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Stories of Asian Americans and Pacific Islanders Who Disrupt Aging

#AAPIdisruptaging AAPI disrupt aging

AARP is proud to partner with Next Day Better to share stories of Asian Americans and Pacific Islanders (AAPIs) disrupting aging. We're excited to show that AAPIs have a voice — and that our combined voices are loud, proud and clear!

Throughout December, we’ll be adding short stories to this post, so please return to see the latest one at the top of the page. You can also find the latest stories on the AARP AAPI Community page on Facebook.

Do you know any AAPI members who inspire you? We want to tell the stories of how they are disrupting the concept of aging. Have a suggestion? Tell us in the comments below, or comment on the individual stories on Facebook, using the hashtag #AAPIdisruptaging.

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NextDayBetter x @AARP is a visual storytelling campaign inspired by AAPI caregiving.

Here are the stories:

Paula Madison
Journalist, filmmaker, business executive
Chinese Diaspora


“My parents emigrated to Harlem from Jamaica in 1945 but my parents split when I was three. We lived with my biracial mother; she had a Chinese father and an African-Jamaican mother.

“When I was six years old, I realized that my mother was so sad because she didn’t have a family. Her father left Jamaica to return to China with a second wife and some of his children from his first wife; she was left behind because my grandmother didn’t want her to go with him.

“So I promised myself that I would find her father. I knew little about him: that his name was Samuel Lowe and he was a Hakka Chinese descendant. He was a shopkeeper in Kingston with a dry goods shop and he met my grandmother there.

“When I had my first job at 21, I learned that retirement age was 65. I decided that I would retire at 58 so I would still be young enough and have the time to go find my grandfather.

“When I retired in 2011, I reached out to my relatives in Jamaica. I found out that the Hakka people have a conference in Toronto every four years—and there was one happening in a few months. I found out that the conference co-convenor’s surname was Lowe—same as my grandfather! Eventually, through emails to Hong Kong and the mainland, we found out that his uncle was my grandfather’s son!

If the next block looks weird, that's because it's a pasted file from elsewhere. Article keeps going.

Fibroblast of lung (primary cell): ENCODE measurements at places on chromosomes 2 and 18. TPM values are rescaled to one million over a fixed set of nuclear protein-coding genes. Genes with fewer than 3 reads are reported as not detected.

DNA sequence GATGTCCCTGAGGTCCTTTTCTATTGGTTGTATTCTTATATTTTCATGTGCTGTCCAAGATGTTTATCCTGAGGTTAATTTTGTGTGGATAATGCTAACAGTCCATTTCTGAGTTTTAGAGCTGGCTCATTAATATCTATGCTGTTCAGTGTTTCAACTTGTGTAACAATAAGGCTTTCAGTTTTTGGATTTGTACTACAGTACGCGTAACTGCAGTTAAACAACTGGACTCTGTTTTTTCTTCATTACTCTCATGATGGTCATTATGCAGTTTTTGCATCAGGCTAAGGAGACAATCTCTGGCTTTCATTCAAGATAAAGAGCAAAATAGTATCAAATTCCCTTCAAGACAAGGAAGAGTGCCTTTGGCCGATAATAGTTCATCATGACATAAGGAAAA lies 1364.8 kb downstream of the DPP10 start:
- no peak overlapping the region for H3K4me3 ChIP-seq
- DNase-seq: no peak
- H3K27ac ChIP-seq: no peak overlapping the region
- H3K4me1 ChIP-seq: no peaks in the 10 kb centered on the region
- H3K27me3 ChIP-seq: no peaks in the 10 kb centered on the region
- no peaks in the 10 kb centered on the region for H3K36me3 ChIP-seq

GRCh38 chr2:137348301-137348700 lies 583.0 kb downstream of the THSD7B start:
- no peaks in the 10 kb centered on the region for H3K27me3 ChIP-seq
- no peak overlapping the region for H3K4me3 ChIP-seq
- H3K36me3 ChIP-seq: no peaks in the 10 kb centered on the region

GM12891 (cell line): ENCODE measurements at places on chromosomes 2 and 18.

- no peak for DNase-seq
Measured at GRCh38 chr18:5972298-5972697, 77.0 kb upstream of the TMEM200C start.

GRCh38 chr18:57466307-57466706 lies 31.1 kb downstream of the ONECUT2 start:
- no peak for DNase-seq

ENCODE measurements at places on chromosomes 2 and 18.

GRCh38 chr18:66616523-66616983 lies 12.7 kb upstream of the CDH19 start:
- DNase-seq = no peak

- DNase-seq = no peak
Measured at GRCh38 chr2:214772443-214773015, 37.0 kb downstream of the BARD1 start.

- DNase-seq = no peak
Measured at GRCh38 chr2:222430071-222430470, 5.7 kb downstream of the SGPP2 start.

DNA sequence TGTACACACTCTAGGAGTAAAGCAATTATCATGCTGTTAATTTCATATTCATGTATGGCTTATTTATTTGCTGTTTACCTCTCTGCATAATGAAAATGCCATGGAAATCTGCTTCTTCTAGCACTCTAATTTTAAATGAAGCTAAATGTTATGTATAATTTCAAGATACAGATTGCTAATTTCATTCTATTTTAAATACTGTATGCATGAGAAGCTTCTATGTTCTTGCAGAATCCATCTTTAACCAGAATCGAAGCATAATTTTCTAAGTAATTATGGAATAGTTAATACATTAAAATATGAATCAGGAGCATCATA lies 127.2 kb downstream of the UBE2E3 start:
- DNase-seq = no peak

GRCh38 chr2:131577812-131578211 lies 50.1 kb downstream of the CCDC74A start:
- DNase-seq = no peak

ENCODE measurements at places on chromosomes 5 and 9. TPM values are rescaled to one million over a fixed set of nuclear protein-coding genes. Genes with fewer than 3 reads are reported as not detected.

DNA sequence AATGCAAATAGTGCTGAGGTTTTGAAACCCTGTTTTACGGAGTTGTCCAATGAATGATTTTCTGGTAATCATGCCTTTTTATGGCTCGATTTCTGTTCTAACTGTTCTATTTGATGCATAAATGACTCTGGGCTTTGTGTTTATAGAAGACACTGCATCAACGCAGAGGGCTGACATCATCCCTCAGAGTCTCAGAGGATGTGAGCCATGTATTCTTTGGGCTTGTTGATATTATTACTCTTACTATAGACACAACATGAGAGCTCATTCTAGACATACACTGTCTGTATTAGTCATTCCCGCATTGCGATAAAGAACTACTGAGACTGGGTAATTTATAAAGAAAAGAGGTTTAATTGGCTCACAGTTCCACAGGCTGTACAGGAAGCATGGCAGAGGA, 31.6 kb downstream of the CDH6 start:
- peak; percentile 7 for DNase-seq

“Six weeks later, I flew to Shenzhen, China to meet my 94-year-old aunt, my 88-year-old uncle, and some English-speaking cousins. I had prepared documents, pictures, and newspaper clippings for them to see when I met them, finally. And I had to think about what it meant for me to connect with my grandfather’s family. My husband, in his protective way, had asked me, ‘When you find these Chinese people in your family, what do you want to happen?’ What do you mean, I asked him. ‘Paula, do you know you’re black?’

“It had never occurred to me that they would not accept us because of race—because the woman who loved us, took care of us, and protected us had a Chinese face!

“And I was right. When I met my (Aunt Odessa) she held my hand and said, ‘Bring everybody home. Bring them all here. Our blood has been apart for too long and now that we’ve found each other, we’ll never lose each other again.’

“I’d always thought that, when it comes to race, there’s more that we have in common than we don’t. And when I found my family, meeting more than 300 of my grandfather’s direct descendants in Guangdong, China, that August of 2012, I knew it to be true.”

(NextDayBetter Storyteller: Candice Lopez-Quimpo)

Tony Taguba
Major General (Ret.)
Filipino American


“Some 10 years ago, my mother told us she was dying at a family reunion. It was a shock; we didn’t know what to think. We had no plan. She had cancer and had six months to two years left to live. Our first response was to say, ‘We’ll take care of you, Mom and Dad.’

“There are seven of us, so we came up with a schedule of who were to care for my parents. But two of my brothers couldn’t be available to take their turns. This caused a lot of resentment that carried over to the day my mother died. Meanwhile, my mother didn’t want to have to deal with seven kids. She designated three of us as executors of her wishes—me and my two sisters. After my mom passed away, I found out later that my father made my youngest sister the sole executor, and she didn’t tell me until I confronted her. When the others found out, this led to name-calling and more hostilities.

“When my mom died, I was able to say goodbye but I had to fly home and trust the affairs to my eldest sister. I told her I’d be back after two days. That night, I got a call and found out that my siblings were fighting. There was a lot of anger, distrust, and disappointment. I think it stemmed from the fact that not all of us took care of my mom. I couldn’t do anything from thousands of miles away. I was so frustrated—my mom’s body wasn’t even cold yet!

“When my dad died, I couldn’t let it happen again. I called a family meeting, our kids included, and told them we had to stop this BS of getting at each other’s throats. Otherwise, our kids would be the beneficiaries of our anger and would have to take sides. We can’t pass on our issues to them.